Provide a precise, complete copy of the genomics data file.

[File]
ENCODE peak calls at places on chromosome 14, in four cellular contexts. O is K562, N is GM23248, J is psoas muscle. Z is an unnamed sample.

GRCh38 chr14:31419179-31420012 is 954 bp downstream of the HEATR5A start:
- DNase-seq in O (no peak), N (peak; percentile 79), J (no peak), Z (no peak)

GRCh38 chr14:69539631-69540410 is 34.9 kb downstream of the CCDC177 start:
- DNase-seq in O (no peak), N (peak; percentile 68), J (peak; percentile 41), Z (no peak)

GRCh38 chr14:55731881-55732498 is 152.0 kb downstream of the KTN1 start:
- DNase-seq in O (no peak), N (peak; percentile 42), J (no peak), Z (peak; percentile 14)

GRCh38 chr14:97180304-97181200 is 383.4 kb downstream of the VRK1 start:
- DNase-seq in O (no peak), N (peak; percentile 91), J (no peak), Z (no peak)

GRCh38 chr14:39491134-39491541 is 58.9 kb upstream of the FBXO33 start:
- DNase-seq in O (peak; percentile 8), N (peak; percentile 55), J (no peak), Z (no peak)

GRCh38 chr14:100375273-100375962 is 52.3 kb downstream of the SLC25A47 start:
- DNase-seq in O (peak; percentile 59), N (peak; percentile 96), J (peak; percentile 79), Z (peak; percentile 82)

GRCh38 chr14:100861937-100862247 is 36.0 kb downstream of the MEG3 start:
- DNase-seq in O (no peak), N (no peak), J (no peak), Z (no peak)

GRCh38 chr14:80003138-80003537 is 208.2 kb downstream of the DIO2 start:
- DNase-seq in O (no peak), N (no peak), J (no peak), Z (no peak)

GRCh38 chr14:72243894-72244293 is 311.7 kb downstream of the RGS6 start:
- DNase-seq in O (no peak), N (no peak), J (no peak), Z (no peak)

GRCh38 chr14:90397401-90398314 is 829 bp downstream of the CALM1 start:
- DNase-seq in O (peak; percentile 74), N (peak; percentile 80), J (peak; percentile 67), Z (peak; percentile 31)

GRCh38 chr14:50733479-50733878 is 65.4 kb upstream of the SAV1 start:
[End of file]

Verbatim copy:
ENCODE peak calls at places on chromosome 14, in four cellular contexts. O is K562, N is GM23248, J is psoas muscle. Z is an unnamed sample.

GRCh38 chr14:31419179-31420012 is 954 bp downstream of the HEATR5A start:
- DNase-seq in O (no peak), N (peak; percentile 79), J (no peak), Z (no peak)

GRCh38 chr14:69539631-69540410 is 34.9 kb downstream of the CCDC177 start:
- DNase-seq in O (no peak), N (peak; percentile 68), J (peak; percentile 41), Z (no peak)

GRCh38 chr14:55731881-55732498 is 152.0 kb downstream of the KTN1 start:
- DNase-seq in O (no peak), N (peak; percentile 42), J (no peak), Z (peak; percentile 14)

GRCh38 chr14:97180304-97181200 is 383.4 kb downstream of the VRK1 start:
- DNase-seq in O (no peak), N (peak; percentile 91), J (no peak), Z (no peak)

GRCh38 chr14:39491134-39491541 is 58.9 kb upstream of the FBXO33 start:
- DNase-seq in O (peak; percentile 8), N (peak; percentile 55), J (no peak), Z (no peak)

GRCh38 chr14:100375273-100375962 is 52.3 kb downstream of the SLC25A47 start:
- DNase-seq in O (peak; percentile 59), N (peak; percentile 96), J (peak; percentile 79), Z (peak; percentile 82)

GRCh38 chr14:100861937-100862247 is 36.0 kb downstream of the MEG3 start:
- DNase-seq in O (no peak), N (no peak), J (no peak), Z (no peak)

GRCh38 chr14:80003138-80003537 is 208.2 kb downstream of the DIO2 start:
- DNase-seq in O (no peak), N (no peak), J (no peak), Z (no peak)

GRCh38 chr14:72243894-72244293 is 311.7 kb downstream of the RGS6 start:
- DNase-seq in O (no peak), N (no peak), J (no peak), Z (no peak)

GRCh38 chr14:90397401-90398314 is 829 bp downstream of the CALM1 start:
- DNase-seq in O (peak; percentile 74), N (peak; percentile 80), J (peak; percentile 67), Z (peak; percentile 31)

GRCh38 chr14:50733479-50733878 is 65.4 kb upstream of the SAV1 start: